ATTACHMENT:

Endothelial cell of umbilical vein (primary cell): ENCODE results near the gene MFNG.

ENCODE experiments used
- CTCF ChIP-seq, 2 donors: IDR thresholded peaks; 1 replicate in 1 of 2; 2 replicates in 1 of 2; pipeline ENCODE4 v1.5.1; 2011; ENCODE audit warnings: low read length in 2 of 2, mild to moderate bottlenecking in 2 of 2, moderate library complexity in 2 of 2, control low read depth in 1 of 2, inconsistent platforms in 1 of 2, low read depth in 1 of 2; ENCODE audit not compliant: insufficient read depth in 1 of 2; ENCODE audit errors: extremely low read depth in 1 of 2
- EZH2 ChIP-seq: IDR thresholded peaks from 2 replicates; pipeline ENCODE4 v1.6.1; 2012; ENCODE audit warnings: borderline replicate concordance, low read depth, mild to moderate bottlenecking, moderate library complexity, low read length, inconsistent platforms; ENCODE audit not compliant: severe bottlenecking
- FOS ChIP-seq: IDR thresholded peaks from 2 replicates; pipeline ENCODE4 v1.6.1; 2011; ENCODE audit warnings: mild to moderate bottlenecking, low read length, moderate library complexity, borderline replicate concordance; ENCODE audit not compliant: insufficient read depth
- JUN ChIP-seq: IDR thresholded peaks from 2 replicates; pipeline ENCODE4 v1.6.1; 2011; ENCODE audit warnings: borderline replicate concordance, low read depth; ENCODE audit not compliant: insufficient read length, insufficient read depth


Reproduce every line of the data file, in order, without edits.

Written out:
Endothelial cell of umbilical vein (primary cell): ENCODE results near the gene MFNG.

ENCODE experiments used
- CTCF ChIP-seq, 2 donors: IDR thresholded peaks; 1 replicate in 1 of 2; 2 replicates in 1 of 2; pipeline ENCODE4 v1.5.1; 2011; ENCODE audit warnings: low read length in 2 of 2, mild to moderate bottlenecking in 2 of 2, moderate library complexity in 2 of 2, control low read depth in 1 of 2, inconsistent platforms in 1 of 2, low read depth in 1 of 2; ENCODE audit not compliant: insufficient read depth in 1 of 2; ENCODE audit errors: extremely low read depth in 1 of 2
- EZH2 ChIP-seq: IDR thresholded peaks from 2 replicates; pipeline ENCODE4 v1.6.1; 2012; ENCODE audit warnings: borderline replicate concordance, low read depth, mild to moderate bottlenecking, moderate library complexity, low read length, inconsistent platforms; ENCODE audit not compliant: severe bottlenecking
- FOS ChIP-seq: IDR thresholded peaks from 2 replicates; pipeline ENCODE4 v1.6.1; 2011; ENCODE audit warnings: mild to moderate bottlenecking, low read length, moderate library complexity, borderline replicate concordance; ENCODE audit not compliant: insufficient read depth
- JUN ChIP-seq: IDR thresholded peaks from 2 replicates; pipeline ENCODE4 v1.6.1; 2011; ENCODE audit warnings: borderline replicate concordance, low read depth; ENCODE audit not compliant: insufficient read length, insufficient read depth